If your child is at school, check with the school nurse if they can get an insulin shot. However, if your child has recently taken a large meal, don’t hesitate to call your child’s doctor. Without insulin, the blood glucose will increase, so it’s important to ask what to do next.

Remember that your kid can still take long-acting insulin throughout the day, even if they forget to take it in the morning. Ensure the subsequent dose is given 8 to 10 hours after the previous one.

What Not to Do If Your Child Forgets an Insulin Dose?

While it’s important to know what to do if your kid misses an insulin dose, there are some things that you should never do in this situation. Do not panic. Missing a single dose of long-acting insulin is not the worst thing in the world.

The bad news is that instead of preventing high blood sugar, you’re now tackling it.

The next important thing not to do is blame yourself. Feeling guilty and blaming yourself does not make things right—moreover, diabetes is not a sprint; it’s a marathon. Long-term glucose control is what you are trying to achieve. 

Don’t give your child double the amount of insulin for the high blood sugar and the carbs they have taken. Instead, consider factors like the carbohydrates already digested, the time passed, or their blood sugar correction factor.

A few other things not to do are:

  • Call the whole day a wash and let them have high blood sugar for the rest of the day.
  • Put them off to sleep immediately.
  • Not give a correction dose at all.
  • Not telling your partner or family member about the missed dose.

Avoid Missing an Insulin Dose Again

The near-constant need for attention to detail can occasionally impact the mental health of parents with a child who has insulin-dependent diabetes. While no one is perfect, some tricks, tips, and technology can help both you and your kid remember to take insulin.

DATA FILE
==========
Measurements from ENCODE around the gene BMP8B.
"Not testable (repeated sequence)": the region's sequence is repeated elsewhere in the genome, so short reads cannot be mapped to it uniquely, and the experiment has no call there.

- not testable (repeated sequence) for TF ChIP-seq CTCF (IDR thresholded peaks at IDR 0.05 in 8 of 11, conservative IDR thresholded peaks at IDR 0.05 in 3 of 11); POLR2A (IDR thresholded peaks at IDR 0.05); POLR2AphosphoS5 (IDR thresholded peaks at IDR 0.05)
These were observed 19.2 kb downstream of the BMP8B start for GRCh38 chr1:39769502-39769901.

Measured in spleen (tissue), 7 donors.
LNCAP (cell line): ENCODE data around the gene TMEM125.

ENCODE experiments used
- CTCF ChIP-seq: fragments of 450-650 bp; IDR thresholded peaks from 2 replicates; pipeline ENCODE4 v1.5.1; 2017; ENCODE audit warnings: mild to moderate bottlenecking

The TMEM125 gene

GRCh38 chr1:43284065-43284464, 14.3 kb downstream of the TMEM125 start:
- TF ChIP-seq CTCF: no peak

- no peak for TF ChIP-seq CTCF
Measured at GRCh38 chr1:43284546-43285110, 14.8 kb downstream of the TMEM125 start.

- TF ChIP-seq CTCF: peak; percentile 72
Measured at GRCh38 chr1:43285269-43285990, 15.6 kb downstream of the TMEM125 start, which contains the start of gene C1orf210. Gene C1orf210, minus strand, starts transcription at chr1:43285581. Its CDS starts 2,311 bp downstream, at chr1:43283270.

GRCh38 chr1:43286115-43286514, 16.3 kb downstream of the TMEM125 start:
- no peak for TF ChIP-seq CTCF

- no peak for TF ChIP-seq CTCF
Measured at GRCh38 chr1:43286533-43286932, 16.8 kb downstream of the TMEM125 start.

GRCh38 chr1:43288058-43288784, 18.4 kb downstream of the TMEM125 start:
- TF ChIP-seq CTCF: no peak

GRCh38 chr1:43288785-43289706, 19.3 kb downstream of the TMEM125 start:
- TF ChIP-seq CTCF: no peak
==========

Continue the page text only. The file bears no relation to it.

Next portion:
Insulin pumps are small devices that automatically administer insulin through a fine tube, maintaining a constant flow throughout the day. Since these pumps are designed to continuously deliver a small amount of insulin to maintain stable blood sugar levels, they only use short-acting and rapid-acting insulin; they do not use long-acting insulin.

Another way to avoid missing an insulin dose is to build a schedule of taking insulin at the same time each day. For instance, make it a part of their morning routine; first brush, wash and take insulin.

Set a reminder on your phone to take a dose. Ask your kid to write down once they have taken insulin so that the dose is not repeated. You can also ask them to let you know once they have taken their insulin so that you are in the loop.

Or better yet, you can use Gluroo.

Gluroo is a diabetes logging app that runs on both iPhone and Android smartphones. It is designed to assist you and your loved ones in managing diabetes, making related decisions, sharing information about it, and generally staying informed.

With Gluroo, you can connect with your child and track their meals, exercise, snacks, and insulin in crazy-fast ways. In addition, the app will work with your child’s insulin pump and monitor and alert you about high and low blood sugar levels.

Not just exercise and food, you can track an opening of a new insulin pen or vial or the location of their pod. In addition, Gluroo helps you and your kid remember insulin schedules so that another dose is never missed. With Gluroo, you and your kid can enjoy life more and worry about diabetes less.

You can download Gluroo today for free.

Install Gluroo from Apple App Store
Install Gluroo from Google Play Store